Now, its seems that my version of THTTPd works fine, without anymore Enforcer's hit or crash... I will revert the stack to its original size of 40,000 instead of the current 200,000 to see if I can reproduce my original crash, count on me to keep you posted Thanks a lot for your kind help!

Last edited by tygre; 08 January 2012 at 18:35. Reason: Typos
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Old 09 January 2012, 04:32   #31
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Quote:
Originally Posted by Toni Wilen View Post
This is not a bug. C library memory allocation routines are allowed to return NULL or non-NULL pointer when attempting to allocate zero bytes. Both are valid return values.
That may be true but for the large (multi-plaform) C++ project that I'm building (ScummVM), only the 68k version of gcc seems to behave this way
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Old 09 January 2012, 11:12   #32
Toni Wilen
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Quote:
Originally Posted by tygre View Post
and the code works like a charm without any hits But what a pain to track... and to fix: Toni, does this mismatch between GCC and AmigaOS means that we should systematically add 'l' to any parameter format:

Code:
%c -> %lc
%d -> %ld
%e -> %le
...
Yeah, that works but perhaps there is better solution.

Quote:
except if the parameter is a pointer? Actually, what would happen if the parameter is a pointer and we would add 'l'?
Nothing happens but it would look even more ugly

Quote:
Now, its seems that my version of THTTPd works fine, without anymore Enforcer's hit or crash... I will revert the stack to its original size of 40,000 instead of the current 200,000 to see if I can reproduce my original crash, count on me to keep you posted Thanks a lot for your kind help!
Great!

Quote:
Originally Posted by NovaCoder View Post
That may be true but for the large (multi-plaform) C++ project that I'm building (ScummVM), only the 68k version of gcc seems to behave this way
It still is not a bug, not even if it returns NULL on thursdays and non-NULL on other days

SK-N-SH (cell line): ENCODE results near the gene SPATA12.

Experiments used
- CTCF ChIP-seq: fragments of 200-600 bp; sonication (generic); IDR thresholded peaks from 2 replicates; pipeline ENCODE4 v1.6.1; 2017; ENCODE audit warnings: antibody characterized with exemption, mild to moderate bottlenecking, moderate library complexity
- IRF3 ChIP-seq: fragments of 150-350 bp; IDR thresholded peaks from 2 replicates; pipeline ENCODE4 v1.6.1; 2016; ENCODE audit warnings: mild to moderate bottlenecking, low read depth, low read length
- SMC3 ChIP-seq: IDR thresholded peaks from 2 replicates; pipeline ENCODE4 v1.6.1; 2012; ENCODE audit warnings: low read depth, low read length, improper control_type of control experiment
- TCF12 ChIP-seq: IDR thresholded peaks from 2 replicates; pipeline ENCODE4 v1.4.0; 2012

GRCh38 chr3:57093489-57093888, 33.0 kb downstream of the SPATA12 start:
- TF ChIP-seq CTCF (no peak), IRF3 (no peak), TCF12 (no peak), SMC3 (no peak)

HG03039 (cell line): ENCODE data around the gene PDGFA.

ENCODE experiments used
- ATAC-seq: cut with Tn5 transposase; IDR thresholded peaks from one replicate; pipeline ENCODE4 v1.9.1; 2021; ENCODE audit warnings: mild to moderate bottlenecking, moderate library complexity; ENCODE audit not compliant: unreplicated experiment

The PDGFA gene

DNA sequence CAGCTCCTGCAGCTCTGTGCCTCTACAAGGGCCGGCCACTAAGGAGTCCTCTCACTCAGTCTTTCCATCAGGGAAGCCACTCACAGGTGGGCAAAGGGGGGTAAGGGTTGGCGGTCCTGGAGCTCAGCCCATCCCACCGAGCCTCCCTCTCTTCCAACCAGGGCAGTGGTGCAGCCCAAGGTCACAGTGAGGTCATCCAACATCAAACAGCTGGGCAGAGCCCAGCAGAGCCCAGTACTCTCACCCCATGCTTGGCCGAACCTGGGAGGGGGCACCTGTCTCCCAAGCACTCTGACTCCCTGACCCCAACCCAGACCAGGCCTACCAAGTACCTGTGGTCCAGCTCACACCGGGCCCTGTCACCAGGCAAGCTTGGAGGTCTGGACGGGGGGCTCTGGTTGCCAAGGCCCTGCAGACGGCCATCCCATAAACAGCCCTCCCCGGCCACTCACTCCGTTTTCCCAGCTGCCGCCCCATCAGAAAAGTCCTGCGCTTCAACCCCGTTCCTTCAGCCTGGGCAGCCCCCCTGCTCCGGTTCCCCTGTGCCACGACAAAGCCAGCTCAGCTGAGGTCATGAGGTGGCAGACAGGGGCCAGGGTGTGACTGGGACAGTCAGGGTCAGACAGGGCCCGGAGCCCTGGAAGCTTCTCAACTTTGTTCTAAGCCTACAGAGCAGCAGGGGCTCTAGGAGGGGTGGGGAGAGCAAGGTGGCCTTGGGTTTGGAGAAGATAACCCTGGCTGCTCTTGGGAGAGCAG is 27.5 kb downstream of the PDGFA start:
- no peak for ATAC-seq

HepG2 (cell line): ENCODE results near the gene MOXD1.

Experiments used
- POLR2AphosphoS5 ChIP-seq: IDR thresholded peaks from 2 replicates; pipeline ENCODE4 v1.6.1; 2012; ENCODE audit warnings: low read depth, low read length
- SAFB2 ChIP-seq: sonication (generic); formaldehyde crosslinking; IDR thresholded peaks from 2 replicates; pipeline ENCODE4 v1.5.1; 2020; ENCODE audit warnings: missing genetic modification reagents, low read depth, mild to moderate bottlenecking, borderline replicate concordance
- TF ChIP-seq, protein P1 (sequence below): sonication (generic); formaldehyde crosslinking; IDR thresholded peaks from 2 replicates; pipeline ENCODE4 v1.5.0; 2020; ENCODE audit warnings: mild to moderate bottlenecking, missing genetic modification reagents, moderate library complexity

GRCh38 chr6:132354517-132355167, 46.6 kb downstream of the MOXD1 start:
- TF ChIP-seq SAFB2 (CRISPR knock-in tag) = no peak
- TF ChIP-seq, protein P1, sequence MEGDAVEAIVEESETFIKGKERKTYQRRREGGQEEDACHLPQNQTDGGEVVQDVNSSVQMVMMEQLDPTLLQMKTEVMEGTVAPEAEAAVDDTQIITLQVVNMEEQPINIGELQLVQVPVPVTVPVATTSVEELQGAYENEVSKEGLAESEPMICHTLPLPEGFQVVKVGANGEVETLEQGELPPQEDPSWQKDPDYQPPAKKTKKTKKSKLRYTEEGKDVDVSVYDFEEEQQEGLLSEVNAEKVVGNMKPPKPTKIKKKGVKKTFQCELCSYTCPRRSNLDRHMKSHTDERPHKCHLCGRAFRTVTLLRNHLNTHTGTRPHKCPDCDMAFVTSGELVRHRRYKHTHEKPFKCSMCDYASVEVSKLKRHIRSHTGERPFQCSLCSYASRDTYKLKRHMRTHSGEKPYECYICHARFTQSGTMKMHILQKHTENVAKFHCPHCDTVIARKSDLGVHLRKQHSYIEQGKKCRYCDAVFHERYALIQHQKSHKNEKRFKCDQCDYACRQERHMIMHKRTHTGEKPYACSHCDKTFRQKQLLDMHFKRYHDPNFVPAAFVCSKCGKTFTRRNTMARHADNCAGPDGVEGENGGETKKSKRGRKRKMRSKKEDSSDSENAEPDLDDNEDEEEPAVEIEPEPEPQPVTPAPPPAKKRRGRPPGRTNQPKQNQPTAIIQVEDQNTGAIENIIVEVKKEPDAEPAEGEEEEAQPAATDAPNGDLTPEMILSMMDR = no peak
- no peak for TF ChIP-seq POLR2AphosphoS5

I thought most bigger projects would use some kind of memory allocation wrapper(s) for portability reasons.
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Old 09 January 2012, 15:19   #33
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Thanks a lot Toni!

A solution could be to wrap any call to the [sn]printf family of functions so that the wrapper could automagically add 'l' in front of each format character... I guess scanf could have the same problem?

When I succeed in reproducing this behaviour, I'll try and keep you posted!

BTW, my apologies for saying that IXEmul was broken, it is not
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Old 12 January 2012, 03:12   #34
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PS. Dear moderators, would it be possible to add "[Solved]" to the title of this thread? Thanks!
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Old 12 January 2012, 21:36   #35
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Quote:
Originally Posted by tygre View Post
PS. Dear moderators, would it be possible to add "[Solved]" to the title of this thread? Thanks!
Done!
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Old 12 February 2012, 18:14   #36
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PS. Thanks Prowler!

PPS. THTTPd "starts" crashing again. I must have missed some sprintf... I am tracking them down now... It is my mistake, I mean: the solution in this thread works!

Last edited by tygre; 13 February 2012 at 04:39. Reason: Added more info.
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Old 08 June 2015, 21:12   #37
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Hi all!

Sorry to bump this thread so many years later but I just wanted to confirm that the problem wasn't with the realloc() function, even when I was using wrongly as pointed out but rather due to conflicts between ixemul.library and some patches (like MCP) that I have now sorted out!

Thanks all for your help!